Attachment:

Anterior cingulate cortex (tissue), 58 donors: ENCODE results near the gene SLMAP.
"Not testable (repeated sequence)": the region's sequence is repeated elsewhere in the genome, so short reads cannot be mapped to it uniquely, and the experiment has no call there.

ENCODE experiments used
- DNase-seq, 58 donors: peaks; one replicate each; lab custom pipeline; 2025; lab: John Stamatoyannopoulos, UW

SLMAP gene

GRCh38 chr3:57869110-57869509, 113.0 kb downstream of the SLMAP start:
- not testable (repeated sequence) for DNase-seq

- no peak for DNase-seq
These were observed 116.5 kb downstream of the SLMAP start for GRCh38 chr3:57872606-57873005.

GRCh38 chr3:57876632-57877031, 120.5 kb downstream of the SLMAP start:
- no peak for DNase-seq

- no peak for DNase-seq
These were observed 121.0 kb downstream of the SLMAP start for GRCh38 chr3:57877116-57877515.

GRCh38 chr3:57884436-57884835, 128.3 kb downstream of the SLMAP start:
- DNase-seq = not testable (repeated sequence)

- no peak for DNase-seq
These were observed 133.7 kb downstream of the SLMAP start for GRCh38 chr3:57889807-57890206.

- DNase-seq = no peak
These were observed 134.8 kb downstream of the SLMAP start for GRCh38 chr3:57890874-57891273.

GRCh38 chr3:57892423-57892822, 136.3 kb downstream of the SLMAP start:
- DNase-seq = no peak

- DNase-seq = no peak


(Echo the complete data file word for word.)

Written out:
Anterior cingulate cortex (tissue), 58 donors: ENCODE results near the gene SLMAP.
"Not testable (repeated sequence)": the region's sequence is repeated elsewhere in the genome, so short reads cannot be mapped to it uniquely, and the experiment has no call there.

ENCODE experiments used
- DNase-seq, 58 donors: peaks; one replicate each; lab custom pipeline; 2025; lab: John Stamatoyannopoulos, UW

SLMAP gene

GRCh38 chr3:57869110-57869509, 113.0 kb downstream of the SLMAP start:
- not testable (repeated sequence) for DNase-seq

- no peak for DNase-seq
These were observed 116.5 kb downstream of the SLMAP start for GRCh38 chr3:57872606-57873005.

GRCh38 chr3:57876632-57877031, 120.5 kb downstream of the SLMAP start:
- no peak for DNase-seq

- no peak for DNase-seq
These were observed 121.0 kb downstream of the SLMAP start for GRCh38 chr3:57877116-57877515.

GRCh38 chr3:57884436-57884835, 128.3 kb downstream of the SLMAP start:
- DNase-seq = not testable (repeated sequence)

- no peak for DNase-seq
These were observed 133.7 kb downstream of the SLMAP start for GRCh38 chr3:57889807-57890206.

- DNase-seq = no peak
These were observed 134.8 kb downstream of the SLMAP start for GRCh38 chr3:57890874-57891273.

GRCh38 chr3:57892423-57892822, 136.3 kb downstream of the SLMAP start:
- DNase-seq = no peak

- DNase-seq = no peak